Venezuela's regime and opposition,
sign to start talks in Mexico
Venezuela's regime spokesman Jorge Rodriguez, from left, Mexico's Foreign Minister Marcelo Ebrard, Norwegian diplomat Dan Nylander and Venezuelan opposition delegate Gerardo Blyde Perez, pose for a photo in Mexico City, Friday, Aug. 13, 2021. The Venezuela's regime and its opposition are set to begin a new dialogue this week looking for a change in the South American nation's prolonged political standoff.
- Negotiations to address sanctions, frozen assets, elections
- U.S., Canada and EU welcome announcement and issue caveat
By Alex Vasquez and Fabiola Zerpa/Bloomberg
Petroleumworld 08 16 2021
Representatives of Nicolas Maduro's government and the opposition signed a memorandum of understanding in Mexico City to begin talks on ending a five-year political impasse and addressing the nation's economic collapse.
The head of the opposition delegation, Gerardo Blyde, said each side's willingness and the common understanding that Venezuela is in the midst of its “worst crisis” in modern times made Friday's signing possible.
Both sides agreed to discuss a schedule for elections with international observers, lifting of sanctions on Venezuela and the “restoration” of the right to use Venezuelan frozen assets abroad. The U.S., Canada and the European Union welcomed the announcement in a joint statement and said they're ready “to review sanctions policies if the regime makes meaningful progress” in the talks.
“Our entire delegation is committed to do whatever it takes to achieve a comprehensive agreement,” Blyde said after signing the MOU. The “process begins, which must force us to reach agreements.”
Maduro's lead representative, National Assembly chief Jorge Rodriguez, said Venezuelans now have the chance to settle issues “without any interference,” which could yield rapid progress. “We are ready for early agreements,” he said.
Dag Nylander , representative of the Norwegian government that's acting as mediator, struck an upbeat tone and said the talks deserve “strong support from the international community.”
The sides are trying to reach an agreement ahead of elections on Nov. 21 for mayoral and gubernatorial posts across Venezuela. Opposition parties have boycotted several previous votes, arguing they lacked basic safeguards to make them free and fair.
“We continue to call for the unconditional release of all those unjustly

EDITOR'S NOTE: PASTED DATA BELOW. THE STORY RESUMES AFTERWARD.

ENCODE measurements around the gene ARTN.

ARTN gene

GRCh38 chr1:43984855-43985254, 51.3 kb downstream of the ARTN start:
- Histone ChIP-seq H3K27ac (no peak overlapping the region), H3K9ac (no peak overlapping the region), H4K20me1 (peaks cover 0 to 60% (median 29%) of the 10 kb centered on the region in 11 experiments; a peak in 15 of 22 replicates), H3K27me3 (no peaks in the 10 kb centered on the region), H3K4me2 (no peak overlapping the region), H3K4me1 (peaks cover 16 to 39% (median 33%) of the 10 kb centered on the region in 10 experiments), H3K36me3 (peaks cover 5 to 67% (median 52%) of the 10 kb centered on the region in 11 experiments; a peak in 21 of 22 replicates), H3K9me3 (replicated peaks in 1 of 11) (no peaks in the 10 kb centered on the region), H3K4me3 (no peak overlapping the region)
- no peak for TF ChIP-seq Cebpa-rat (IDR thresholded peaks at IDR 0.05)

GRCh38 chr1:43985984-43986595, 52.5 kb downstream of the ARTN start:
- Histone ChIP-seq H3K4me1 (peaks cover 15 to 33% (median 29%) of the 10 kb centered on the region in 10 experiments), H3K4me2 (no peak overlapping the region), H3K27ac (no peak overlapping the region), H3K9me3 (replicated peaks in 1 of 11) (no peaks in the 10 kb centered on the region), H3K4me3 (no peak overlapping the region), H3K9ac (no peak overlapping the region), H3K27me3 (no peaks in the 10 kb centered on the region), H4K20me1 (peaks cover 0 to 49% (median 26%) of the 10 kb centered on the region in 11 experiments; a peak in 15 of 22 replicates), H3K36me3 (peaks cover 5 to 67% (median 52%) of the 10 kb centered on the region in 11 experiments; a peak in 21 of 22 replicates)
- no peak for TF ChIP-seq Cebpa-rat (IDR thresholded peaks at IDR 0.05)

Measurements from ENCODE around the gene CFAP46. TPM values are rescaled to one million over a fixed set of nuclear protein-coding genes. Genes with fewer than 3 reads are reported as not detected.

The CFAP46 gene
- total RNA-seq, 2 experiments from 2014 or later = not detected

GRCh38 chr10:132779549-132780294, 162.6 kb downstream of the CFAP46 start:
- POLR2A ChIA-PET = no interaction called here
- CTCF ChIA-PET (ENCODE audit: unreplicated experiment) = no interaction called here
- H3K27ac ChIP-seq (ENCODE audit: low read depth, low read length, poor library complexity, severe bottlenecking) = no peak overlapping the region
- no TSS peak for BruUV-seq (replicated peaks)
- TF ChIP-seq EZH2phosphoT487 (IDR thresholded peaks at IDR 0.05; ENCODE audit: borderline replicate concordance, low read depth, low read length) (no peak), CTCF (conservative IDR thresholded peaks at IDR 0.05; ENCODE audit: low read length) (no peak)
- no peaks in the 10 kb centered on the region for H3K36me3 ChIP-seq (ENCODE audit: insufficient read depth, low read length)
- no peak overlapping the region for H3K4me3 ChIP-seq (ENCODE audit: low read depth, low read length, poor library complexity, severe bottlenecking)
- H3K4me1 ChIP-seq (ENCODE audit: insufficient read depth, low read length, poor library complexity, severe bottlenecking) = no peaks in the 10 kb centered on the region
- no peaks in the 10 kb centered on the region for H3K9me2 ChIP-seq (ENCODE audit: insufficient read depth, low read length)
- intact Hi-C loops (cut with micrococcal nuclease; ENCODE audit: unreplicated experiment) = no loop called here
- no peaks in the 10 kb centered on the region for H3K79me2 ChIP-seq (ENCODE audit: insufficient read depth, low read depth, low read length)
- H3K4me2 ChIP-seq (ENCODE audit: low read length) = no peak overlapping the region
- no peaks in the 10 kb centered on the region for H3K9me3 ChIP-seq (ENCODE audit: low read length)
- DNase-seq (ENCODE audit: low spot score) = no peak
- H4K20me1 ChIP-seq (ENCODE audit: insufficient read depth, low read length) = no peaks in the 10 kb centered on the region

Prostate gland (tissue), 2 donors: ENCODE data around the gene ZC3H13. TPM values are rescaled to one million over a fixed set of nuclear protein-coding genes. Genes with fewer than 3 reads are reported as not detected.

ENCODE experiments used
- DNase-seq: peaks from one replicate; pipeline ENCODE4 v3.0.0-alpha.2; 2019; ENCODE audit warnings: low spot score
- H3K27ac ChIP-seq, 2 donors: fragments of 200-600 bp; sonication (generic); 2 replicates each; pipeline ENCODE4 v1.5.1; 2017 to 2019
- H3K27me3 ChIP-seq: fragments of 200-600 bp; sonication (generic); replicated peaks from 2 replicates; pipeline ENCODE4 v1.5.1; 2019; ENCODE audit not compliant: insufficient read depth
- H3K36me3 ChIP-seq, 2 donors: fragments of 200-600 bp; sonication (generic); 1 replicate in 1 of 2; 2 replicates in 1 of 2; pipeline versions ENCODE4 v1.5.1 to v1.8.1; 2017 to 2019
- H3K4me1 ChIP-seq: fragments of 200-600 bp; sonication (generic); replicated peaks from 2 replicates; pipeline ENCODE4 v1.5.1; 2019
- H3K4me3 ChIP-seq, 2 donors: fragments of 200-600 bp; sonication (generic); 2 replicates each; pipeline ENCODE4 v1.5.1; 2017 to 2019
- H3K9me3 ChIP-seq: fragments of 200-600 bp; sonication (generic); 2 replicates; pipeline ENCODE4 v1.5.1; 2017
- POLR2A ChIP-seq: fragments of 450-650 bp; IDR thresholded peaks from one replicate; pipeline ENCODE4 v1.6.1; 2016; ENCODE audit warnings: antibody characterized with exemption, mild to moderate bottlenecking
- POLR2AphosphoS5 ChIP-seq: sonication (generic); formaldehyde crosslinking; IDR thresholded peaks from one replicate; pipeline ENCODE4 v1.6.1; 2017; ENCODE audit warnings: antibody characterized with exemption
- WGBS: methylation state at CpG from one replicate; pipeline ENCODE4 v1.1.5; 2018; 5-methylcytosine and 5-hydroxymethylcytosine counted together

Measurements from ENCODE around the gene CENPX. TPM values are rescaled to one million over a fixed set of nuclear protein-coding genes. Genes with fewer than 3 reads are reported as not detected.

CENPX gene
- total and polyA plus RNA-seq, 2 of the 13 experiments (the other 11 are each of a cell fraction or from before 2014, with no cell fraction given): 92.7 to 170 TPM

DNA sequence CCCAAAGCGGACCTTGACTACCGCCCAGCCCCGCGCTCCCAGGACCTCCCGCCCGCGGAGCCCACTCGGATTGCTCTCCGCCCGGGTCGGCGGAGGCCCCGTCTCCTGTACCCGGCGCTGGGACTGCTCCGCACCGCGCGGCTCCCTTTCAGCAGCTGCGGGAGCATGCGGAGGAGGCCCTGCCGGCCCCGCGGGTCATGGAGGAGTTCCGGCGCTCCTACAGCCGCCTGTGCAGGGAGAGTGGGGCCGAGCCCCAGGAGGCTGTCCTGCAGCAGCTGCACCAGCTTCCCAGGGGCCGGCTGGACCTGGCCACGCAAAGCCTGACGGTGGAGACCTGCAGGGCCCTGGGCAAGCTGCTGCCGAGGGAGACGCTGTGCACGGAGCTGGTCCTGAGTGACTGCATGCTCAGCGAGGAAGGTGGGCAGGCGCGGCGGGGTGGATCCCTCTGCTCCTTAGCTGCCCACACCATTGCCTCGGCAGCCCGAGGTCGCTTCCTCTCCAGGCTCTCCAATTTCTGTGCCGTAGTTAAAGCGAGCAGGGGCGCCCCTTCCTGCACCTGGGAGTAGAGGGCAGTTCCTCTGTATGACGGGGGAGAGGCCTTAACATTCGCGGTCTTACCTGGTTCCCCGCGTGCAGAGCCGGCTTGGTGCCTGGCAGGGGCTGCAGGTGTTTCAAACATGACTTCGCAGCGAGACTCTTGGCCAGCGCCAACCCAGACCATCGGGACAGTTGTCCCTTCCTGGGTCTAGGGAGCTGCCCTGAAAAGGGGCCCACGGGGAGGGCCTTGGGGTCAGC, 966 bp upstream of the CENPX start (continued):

detained for political reasons, for the independence of political parties, for
freedom of expression including for members of the press, and for an end to
human rights abuses,” the U.S., Canada and the EU said in a statement provided by the State Department in Washington.
The talks will go ahead on “the principle that nothing is agreed until everything is agreed” with caveats that do foresee partial agreements if their “implementation is urgent,” according to the text of the MOU.
Stalin Gonzalez, former vice president of the National Assembly who will represent the opposition, said that after its signing the sides will return to Mexico later this month or early September to begin negotiations.
“The regime doesn't have the capacity to solve this situation by itself,” he said of the country's economic collapse. “We'll look for ways to resolve this and help the people. It has to be a long-term agreement.”
Several previous rounds of negotiations ended in failure, including talks in Barbados in 2019, which were also overseen by Norway. This round has a better chance of succeeding as the two sides and foreign governments, including the U.S. and European Union, are more open to finding middle ground on issues like humanitarian assistance and human rights, said Maryhen Jimenez, a political scientist at the University of Oxford who studies Venezuela.
Maduro said he'll send his son Nicolas Maduro Guerra to Mexico. Government lawmaker Francisco Torrealba, Miranda state Governor Hector Rodriguez, and a delegation from Russia will join the talks on the government's behalf, according to five people with knowledge of the matter
Opposition leader Juan Guaido, said on Twitter that the MOU means the possibility of reaching a solution “to the national catastrophe.”
In addition to Russia and the Netherlands -- attending on behalf of the opposition -- the U.S., Canada, Turkey, Germany and Bolivia will monitor the talks but play no active role in the negotiations, one of the people said, describing them as a group of friendly nations.
Mexico was chosen as the venue because it is considered neutral ground by both sides.
— With assistance by Maya Averbuch, and Tony Czuczka